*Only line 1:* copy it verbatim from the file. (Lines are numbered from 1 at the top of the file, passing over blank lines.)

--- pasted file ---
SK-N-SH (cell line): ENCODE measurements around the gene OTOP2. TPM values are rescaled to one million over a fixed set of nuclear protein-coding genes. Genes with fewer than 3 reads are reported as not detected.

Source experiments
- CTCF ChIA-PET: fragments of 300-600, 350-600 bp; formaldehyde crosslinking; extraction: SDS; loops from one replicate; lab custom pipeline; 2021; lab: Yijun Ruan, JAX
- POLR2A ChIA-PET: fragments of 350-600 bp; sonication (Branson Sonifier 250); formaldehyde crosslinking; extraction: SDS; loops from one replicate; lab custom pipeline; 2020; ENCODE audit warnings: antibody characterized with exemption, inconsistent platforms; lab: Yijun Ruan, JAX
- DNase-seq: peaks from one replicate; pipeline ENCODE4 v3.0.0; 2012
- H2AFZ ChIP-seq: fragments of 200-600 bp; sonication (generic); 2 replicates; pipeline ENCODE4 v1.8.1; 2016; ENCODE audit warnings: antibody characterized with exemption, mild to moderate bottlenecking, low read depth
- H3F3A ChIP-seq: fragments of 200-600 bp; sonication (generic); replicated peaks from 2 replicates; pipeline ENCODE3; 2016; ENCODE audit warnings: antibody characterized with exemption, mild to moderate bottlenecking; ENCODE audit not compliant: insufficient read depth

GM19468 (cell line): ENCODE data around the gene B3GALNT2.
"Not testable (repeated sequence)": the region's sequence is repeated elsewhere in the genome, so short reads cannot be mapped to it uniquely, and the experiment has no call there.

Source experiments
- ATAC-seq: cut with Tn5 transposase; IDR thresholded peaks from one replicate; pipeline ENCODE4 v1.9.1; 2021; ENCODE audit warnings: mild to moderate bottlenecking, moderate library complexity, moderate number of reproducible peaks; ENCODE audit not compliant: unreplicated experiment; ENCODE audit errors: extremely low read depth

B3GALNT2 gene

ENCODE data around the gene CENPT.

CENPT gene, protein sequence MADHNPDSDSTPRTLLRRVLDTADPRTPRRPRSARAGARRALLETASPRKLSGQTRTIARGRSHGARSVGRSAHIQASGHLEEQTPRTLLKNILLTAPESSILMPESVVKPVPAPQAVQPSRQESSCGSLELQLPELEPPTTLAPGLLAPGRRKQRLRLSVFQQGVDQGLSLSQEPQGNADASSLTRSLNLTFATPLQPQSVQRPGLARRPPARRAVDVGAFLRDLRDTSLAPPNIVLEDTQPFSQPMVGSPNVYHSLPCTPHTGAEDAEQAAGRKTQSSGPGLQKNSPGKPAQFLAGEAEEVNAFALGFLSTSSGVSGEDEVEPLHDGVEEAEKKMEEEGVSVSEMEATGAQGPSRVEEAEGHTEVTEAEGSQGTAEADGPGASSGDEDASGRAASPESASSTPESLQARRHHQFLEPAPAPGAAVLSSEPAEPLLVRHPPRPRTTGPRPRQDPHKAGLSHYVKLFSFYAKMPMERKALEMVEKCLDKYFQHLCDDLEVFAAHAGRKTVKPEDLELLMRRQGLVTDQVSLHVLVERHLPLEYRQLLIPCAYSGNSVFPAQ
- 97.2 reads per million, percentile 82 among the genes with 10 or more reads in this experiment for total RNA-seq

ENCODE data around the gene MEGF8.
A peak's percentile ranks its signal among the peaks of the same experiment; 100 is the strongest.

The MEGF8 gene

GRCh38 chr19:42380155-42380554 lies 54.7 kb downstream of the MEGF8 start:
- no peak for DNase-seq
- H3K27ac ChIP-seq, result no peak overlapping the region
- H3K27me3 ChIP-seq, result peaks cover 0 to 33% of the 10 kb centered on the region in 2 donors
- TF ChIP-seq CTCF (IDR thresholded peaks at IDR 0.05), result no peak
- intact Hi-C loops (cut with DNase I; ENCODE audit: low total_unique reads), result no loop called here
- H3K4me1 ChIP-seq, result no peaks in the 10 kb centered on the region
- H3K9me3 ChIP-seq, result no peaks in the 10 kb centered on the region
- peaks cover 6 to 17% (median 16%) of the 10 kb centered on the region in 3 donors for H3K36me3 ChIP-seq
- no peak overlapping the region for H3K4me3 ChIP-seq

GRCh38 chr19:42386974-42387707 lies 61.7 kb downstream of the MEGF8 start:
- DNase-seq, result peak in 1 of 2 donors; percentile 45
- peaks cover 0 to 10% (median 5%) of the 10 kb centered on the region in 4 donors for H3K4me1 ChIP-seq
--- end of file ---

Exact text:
SK-N-SH (cell line): ENCODE measurements around the gene OTOP2. TPM values are rescaled to one million over a fixed set of nuclear protein-coding genes. Genes with fewer than 3 reads are reported as not detected.